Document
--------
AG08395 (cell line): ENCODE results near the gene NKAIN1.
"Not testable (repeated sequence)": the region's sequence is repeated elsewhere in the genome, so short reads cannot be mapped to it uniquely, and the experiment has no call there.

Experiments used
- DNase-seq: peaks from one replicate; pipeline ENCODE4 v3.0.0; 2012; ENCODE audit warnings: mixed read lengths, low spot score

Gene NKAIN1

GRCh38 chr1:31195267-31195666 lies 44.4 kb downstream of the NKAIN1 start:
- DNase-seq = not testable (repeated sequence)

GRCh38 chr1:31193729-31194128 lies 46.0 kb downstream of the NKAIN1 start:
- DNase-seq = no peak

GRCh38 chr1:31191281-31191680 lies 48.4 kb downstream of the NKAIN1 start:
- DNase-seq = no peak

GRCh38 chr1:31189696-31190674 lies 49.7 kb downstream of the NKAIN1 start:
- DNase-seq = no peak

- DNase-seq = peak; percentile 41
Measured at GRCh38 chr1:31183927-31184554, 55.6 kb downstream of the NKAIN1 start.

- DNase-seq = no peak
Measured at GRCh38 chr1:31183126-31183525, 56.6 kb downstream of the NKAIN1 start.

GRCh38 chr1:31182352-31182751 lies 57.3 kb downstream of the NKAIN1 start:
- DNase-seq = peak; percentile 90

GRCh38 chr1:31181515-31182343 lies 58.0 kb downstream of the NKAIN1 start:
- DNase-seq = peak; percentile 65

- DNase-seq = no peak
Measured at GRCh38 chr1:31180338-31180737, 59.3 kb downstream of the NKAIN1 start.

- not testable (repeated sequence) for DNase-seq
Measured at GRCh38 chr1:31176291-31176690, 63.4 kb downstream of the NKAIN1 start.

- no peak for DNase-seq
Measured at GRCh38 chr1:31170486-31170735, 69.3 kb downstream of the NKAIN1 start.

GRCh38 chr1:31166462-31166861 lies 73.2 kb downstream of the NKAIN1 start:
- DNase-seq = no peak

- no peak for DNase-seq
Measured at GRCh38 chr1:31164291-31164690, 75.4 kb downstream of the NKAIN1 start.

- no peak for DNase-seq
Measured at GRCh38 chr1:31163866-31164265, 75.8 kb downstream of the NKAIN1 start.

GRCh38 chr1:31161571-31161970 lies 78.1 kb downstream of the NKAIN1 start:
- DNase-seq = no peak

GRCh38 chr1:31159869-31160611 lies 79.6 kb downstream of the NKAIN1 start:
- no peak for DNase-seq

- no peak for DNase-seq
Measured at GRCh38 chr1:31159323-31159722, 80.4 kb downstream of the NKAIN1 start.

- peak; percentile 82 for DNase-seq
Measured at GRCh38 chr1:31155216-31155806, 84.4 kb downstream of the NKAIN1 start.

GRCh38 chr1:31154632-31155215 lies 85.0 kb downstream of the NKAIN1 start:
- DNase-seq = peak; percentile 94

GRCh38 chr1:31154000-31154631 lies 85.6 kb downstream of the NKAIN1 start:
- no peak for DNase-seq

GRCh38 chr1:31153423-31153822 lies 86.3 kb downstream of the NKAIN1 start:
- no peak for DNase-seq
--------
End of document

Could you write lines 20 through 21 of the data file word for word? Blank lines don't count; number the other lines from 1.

GRCh38 chr1:31181515-31182343 lies 58.0 kb downstream of the NKAIN1 start:
- DNase-seq = peak; percentile 65